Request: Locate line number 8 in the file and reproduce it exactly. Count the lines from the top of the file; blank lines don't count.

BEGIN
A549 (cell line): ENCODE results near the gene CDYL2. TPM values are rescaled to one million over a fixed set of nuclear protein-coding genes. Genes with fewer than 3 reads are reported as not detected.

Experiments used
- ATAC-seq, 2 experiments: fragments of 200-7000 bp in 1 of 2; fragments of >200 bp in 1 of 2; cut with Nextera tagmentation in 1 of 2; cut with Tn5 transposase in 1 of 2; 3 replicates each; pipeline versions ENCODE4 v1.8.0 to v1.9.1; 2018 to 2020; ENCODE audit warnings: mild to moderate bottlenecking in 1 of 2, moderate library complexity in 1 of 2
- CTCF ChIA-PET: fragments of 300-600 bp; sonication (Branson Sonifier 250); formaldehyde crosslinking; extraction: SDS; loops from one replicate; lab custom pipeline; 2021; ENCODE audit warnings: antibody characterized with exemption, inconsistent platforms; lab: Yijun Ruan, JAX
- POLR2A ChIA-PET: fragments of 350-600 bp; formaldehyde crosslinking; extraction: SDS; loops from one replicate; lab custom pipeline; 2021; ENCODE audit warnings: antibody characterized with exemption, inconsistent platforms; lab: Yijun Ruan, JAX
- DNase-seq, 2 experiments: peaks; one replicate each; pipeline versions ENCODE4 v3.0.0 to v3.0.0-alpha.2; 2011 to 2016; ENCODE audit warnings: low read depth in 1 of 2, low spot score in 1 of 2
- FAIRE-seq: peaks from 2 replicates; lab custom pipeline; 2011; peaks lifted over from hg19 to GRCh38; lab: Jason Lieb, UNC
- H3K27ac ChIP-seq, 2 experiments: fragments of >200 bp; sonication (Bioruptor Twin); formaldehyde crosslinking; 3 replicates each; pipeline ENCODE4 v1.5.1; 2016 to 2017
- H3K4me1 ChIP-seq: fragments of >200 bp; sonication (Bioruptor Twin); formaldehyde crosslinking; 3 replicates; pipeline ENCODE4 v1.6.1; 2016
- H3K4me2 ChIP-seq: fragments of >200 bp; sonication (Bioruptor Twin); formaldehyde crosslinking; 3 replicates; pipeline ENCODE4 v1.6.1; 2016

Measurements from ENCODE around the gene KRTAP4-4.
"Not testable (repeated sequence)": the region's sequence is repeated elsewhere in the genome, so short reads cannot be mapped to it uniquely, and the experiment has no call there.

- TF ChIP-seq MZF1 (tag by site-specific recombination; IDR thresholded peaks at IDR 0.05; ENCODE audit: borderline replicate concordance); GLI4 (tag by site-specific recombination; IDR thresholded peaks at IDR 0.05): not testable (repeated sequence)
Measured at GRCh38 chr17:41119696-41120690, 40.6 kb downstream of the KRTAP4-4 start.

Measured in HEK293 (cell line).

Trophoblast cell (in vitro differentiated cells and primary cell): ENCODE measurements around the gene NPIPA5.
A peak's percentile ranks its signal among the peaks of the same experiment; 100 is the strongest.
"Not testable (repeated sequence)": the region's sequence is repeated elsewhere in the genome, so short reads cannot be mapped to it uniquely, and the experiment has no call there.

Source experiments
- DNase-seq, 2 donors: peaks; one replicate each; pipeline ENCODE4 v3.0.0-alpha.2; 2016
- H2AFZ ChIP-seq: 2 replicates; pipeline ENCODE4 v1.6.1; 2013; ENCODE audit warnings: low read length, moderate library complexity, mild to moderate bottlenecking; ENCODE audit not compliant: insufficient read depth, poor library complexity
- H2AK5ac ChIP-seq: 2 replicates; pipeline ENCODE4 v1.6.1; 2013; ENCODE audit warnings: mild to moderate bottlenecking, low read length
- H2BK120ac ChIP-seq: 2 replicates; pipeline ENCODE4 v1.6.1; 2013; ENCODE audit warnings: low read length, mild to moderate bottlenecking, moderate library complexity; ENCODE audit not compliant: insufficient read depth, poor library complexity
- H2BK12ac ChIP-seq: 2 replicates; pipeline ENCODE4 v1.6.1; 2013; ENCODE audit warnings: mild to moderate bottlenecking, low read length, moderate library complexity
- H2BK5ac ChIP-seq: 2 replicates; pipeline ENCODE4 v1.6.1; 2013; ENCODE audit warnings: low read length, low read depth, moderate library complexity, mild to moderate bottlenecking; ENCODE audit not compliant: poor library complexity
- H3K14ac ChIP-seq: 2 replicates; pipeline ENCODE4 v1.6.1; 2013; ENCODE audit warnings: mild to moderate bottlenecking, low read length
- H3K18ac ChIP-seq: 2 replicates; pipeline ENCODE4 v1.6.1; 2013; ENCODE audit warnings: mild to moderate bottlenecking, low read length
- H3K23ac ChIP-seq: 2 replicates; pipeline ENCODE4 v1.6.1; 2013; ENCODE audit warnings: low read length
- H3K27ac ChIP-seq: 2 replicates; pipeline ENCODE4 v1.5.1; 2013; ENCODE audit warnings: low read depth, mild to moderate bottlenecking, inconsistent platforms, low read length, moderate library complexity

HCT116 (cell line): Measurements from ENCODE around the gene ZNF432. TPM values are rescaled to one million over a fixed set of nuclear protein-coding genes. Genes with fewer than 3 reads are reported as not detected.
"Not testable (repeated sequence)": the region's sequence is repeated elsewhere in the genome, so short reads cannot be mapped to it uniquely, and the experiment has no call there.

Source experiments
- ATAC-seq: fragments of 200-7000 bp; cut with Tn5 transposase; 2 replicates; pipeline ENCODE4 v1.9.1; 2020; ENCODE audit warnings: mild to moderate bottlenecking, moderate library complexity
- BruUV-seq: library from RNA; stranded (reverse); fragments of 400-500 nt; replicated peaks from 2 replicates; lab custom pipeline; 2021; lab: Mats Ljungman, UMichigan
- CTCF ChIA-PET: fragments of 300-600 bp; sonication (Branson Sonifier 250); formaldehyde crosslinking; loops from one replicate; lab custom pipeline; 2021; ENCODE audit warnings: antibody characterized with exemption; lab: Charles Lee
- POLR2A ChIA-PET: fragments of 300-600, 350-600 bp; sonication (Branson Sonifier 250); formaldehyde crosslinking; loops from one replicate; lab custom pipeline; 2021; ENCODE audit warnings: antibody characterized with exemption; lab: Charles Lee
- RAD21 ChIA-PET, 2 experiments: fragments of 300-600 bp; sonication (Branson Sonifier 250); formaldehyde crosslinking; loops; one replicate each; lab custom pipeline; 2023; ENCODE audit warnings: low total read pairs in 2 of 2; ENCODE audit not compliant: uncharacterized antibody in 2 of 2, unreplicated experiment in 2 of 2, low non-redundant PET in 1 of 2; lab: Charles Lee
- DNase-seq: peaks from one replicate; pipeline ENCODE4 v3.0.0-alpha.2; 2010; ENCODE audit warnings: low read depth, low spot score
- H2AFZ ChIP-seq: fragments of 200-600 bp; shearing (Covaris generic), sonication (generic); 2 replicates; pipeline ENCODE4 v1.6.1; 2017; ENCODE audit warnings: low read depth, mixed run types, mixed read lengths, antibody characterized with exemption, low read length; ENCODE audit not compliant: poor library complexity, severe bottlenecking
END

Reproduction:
- H3K27ac ChIP-seq, 2 experiments: fragments of >200 bp; sonication (Bioruptor Twin); formaldehyde crosslinking; 3 replicates each; pipeline ENCODE4 v1.5.1; 2016 to 2017